Remember that a candle is an open flame and it can easily ignite any combustible nearby. According to NFPA, during 2001, an estimated 18,000 home fires started by candles were reported to public fire departments. These fires resulted in an estimated 190 civilian deaths, 1,450 civilian injuries and an estimated direct property loss of $265 million. In fact, two-fifths (41%) of the home candle fires start in the bedroom. While candles provide a warm glow, they are not to be taken for granted.
FOLLOW THESE SAFETY TIPS WHILE USING CANDLES IN THE HOME:
- Extinguish all candles when leaving the room or going to sleep.
- Keep candles away from items that can catch fire (e.g. clothing, books, paper, curtains, Christmas trees, flammable decorations).
- Use candle holders that are sturdy, won't tip over easily, are made from a material that can't burn and are large enough to collect dripping wax.
- Don't place lit candles in windows, where blinds and curtains can close over them.
- Place candle holders on a sturdy, uncluttered surface and do not use candles in places where they could be knocked over by children or pets.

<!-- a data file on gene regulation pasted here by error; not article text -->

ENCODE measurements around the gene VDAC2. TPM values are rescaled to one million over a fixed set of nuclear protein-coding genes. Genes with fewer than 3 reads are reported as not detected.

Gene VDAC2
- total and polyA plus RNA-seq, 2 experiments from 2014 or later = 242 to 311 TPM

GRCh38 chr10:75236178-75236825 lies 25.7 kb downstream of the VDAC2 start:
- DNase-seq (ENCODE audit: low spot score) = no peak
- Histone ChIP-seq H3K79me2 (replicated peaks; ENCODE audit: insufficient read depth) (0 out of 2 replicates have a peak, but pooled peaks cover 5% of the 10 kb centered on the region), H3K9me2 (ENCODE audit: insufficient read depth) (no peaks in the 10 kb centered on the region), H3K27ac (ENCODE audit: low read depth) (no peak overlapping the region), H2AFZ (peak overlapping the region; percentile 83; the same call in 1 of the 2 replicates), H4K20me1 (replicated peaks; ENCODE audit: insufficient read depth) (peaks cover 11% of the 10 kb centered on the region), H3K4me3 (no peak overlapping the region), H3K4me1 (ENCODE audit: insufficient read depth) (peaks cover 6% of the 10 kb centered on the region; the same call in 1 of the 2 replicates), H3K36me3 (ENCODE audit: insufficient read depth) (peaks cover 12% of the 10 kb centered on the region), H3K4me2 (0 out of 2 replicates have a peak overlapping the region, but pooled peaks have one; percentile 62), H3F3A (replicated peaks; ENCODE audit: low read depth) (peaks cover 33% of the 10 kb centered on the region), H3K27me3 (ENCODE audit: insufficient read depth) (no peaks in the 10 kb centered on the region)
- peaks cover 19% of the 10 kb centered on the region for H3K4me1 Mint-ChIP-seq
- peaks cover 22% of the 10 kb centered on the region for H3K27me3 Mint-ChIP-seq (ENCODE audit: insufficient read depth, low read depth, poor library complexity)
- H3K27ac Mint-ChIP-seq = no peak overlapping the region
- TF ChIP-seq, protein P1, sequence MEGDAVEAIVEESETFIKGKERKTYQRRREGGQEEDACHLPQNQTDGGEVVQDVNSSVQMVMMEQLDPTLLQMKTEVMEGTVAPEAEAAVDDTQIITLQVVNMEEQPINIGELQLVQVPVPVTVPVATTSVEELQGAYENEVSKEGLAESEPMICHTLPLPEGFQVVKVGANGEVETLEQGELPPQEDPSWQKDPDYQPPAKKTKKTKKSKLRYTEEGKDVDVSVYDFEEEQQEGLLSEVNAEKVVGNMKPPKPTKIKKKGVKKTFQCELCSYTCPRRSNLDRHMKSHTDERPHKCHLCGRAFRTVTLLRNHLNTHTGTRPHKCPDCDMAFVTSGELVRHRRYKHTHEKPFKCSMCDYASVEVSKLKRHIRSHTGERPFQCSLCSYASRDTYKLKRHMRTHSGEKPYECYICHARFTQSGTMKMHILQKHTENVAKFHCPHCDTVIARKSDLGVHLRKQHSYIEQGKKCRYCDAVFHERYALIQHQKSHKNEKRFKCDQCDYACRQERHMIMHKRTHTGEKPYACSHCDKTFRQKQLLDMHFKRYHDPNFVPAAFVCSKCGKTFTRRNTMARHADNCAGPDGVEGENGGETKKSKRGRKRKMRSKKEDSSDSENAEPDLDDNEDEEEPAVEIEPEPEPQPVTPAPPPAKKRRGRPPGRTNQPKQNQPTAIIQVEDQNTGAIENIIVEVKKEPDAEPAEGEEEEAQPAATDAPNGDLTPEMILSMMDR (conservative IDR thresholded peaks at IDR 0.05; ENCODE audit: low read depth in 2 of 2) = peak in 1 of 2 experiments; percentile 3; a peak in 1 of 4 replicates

- Keep candles and all open flames away from flammable liquids.
- Keep candle wicks trimmed to one-quarter inch and extinguish taper and pillar candles when they get to within two inches of the holder or decorative material. Votives and containers should be extinguished before the last half-inch of wax starts to melt.
- Avoid candles with combustible items embedded in them.
CANDLES & CHILDREN:
- Keep candles up high out of reach of children.
- Never leave a child unattended in a room with a candle. A child should not sleep in a room with a lit candle.
- Don't allow children or teens to have candles in their bedrooms.
- Store candles, matches and lighters up high and out children's sight and reach, preferably in a locked cabinet.
DURING POWER OUTAGES:
- Try to avoid carrying a lit candle. Don't use a lit candle when searching for items in a confined space.
- Never use a candle for a light when checking pilot lights or fueling equipment such as a kerosene heater or lantern. The flame may ignite the fumes.